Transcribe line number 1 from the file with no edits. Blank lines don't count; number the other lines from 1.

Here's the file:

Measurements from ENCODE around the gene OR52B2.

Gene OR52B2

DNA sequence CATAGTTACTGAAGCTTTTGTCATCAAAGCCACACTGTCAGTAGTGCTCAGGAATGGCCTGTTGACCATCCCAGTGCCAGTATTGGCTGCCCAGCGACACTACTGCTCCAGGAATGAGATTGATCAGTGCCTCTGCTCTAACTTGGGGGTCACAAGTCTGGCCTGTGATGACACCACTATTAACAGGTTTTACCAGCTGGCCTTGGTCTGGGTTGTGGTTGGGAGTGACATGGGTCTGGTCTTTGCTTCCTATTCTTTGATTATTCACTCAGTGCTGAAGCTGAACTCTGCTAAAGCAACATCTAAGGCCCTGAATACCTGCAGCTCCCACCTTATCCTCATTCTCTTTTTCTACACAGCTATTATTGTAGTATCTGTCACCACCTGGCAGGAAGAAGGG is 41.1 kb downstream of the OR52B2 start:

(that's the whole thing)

Measurements from ENCODE around the gene OR52B2.